In this time at home Iâ€™ve been trying to learn about focus stacking as a way to keep shooting what is available to me right now. Iâ€™ve still got a lot to learn (which is awesome), but it got me thinking about all the many ways Lightroom Classic allows us to increase our post processing efficiency through various batch editing functions. I couldnâ€™t believe how many options there were when I started listing them out.
Batching the Baseline
The first place to start is by setting your Raw Defaults, so be sure to go through that if you havenâ€™t yet. By customizing your Raw Default setting you are batch editing right out of the gate. The gate, so to speak, is the Import dialog window, and that is where the second option for batch editing can be found. If you expand the Apply During Import panel youâ€™ll see the Develop Settings drop-down menu.
Keeping in mind that our Raw Default setting is being applied to all raw photos automatically the Develop Settings drop-down is an opportunity to apply what I consider creative or additional edits that might be more job specific in the form of a Develop preset that youâ€™ve already made. For example, letâ€™s say that my Raw Defaults setting includes a generic profile (like Adobe Color) as a starting point for all raw photos. But now I am about to import a set of landscape photos, so I can take my batch editing to the next level by selecting a preset that includes the Adobe Landscape profile and my preferred Detail panel settings for landscapes.
Now, I donâ€™t take advantage of applying a Develop Settings preset to all imports because the preset will be applied to all imported photos, and that may not be appropriate for all import sessions. Just file that away as an option to consider when it makes sense in your workflow.
Right After Import
After import youâ€™re going to land in the Library module, and aside from the important viewing, sorting, and management tasks youâ€™ll need to do there are actually several options for batch editing here too. The most powerful set of options can be found in the Quick Develop panel.
Once expanded, youâ€™ll also want to click all three of the white disclosure triangles that are found within each subsection of the panel to reveal all possibilities. The key to batch editing in the Library module is that when you work in Grid view (press G) you can select multiple photos and then apply settings to them all at once. If you are in Loupe view, then only the most selected, or active, photo is affected by whatever action you take.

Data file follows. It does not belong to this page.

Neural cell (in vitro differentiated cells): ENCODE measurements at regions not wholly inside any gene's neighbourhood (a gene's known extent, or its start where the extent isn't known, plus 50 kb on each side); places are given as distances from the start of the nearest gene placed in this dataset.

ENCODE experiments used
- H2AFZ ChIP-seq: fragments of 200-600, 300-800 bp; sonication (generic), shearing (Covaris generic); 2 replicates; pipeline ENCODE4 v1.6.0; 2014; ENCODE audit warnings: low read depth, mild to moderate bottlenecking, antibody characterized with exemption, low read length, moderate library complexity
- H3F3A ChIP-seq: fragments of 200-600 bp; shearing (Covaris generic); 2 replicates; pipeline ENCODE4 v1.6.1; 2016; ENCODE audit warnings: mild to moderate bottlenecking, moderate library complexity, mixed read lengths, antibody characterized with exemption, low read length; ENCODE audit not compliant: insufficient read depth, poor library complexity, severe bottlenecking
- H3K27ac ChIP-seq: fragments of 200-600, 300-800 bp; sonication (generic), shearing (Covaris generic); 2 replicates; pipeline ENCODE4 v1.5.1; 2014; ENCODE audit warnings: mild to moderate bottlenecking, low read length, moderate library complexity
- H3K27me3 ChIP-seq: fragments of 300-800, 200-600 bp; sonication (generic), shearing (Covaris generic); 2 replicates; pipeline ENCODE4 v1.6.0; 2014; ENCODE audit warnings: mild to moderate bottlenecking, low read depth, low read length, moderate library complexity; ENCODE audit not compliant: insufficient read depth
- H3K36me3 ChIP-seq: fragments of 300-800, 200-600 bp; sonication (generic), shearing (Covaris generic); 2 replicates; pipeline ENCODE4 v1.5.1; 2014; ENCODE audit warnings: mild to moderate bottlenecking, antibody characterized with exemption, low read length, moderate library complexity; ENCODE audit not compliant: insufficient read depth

For example, letâ€™s say I opted not to apply a preset during import because the batch of photos I imported were a mix of portrait and landscape photos. Here in Grid view, I can select all of the portrait photos, then click the Saved Preset drop-down menu and choose my preferred Portrait preset to have it applied to all selected photos, then select the landscape photos and apply my preferred landscape preset. All before even setting foot in the Develop module.
Another cool thing about the Quick Develop panel is that all of the buttons within the Tone Control section of the panel are relative adjustments. Meaning that if I click the +1/3 stop Exposure button all selected photos get nudged +1/3 stop from whatever their current Exposure setting is currently (instead of setting them all to precisely +1/3 stop as it works in the Develop module). Think of it this way, say you import a batch of photos and for whatever reason, they all look a little underexposed. Just select them all, and use the Exposure buttons in Quick Develop to nudge up their brightness a little (you can always refine your adjustments later in Develop). This can be a useful tool for evaluating your photos while trying to decide if they are keepers or not. When you are ready, take the keepers to the Develop module where even more batch options are waiting.
Next week I’ll wrap up this batch editing exploration with a look at what we can do in the Develop module.